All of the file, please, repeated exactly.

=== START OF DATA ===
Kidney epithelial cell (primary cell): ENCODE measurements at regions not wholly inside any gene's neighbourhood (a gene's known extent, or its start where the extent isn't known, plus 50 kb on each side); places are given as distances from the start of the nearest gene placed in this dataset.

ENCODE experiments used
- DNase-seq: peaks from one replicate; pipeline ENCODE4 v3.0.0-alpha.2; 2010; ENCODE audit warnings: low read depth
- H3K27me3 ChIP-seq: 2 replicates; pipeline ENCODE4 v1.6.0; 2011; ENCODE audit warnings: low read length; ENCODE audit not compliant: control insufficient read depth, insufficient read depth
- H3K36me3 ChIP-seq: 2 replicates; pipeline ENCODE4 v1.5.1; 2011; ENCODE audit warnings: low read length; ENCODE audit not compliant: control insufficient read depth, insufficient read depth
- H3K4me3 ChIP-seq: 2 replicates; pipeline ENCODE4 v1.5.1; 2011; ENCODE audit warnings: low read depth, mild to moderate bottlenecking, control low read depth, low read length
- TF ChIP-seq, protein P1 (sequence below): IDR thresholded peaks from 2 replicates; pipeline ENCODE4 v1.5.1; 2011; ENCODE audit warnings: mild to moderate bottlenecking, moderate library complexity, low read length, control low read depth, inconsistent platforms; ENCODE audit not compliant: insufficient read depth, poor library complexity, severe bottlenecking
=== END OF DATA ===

Kidney epithelial cell (primary cell): ENCODE measurements at regions not wholly inside any gene's neighbourhood (a gene's known extent, or its start where the extent isn't known, plus 50 kb on each side); places are given as distances from the start of the nearest gene placed in this dataset.

ENCODE experiments used
- DNase-seq: peaks from one replicate; pipeline ENCODE4 v3.0.0-alpha.2; 2010; ENCODE audit warnings: low read depth
- H3K27me3 ChIP-seq: 2 replicates; pipeline ENCODE4 v1.6.0; 2011; ENCODE audit warnings: low read length; ENCODE audit not compliant: control insufficient read depth, insufficient read depth
- H3K36me3 ChIP-seq: 2 replicates; pipeline ENCODE4 v1.5.1; 2011; ENCODE audit warnings: low read length; ENCODE audit not compliant: control insufficient read depth, insufficient read depth
- H3K4me3 ChIP-seq: 2 replicates; pipeline ENCODE4 v1.5.1; 2011; ENCODE audit warnings: low read depth, mild to moderate bottlenecking, control low read depth, low read length
- TF ChIP-seq, protein P1 (sequence below): IDR thresholded peaks from 2 replicates; pipeline ENCODE4 v1.5.1; 2011; ENCODE audit warnings: mild to moderate bottlenecking, moderate library complexity, low read length, control low read depth, inconsistent platforms; ENCODE audit not compliant: insufficient read depth, poor library complexity, severe bottlenecking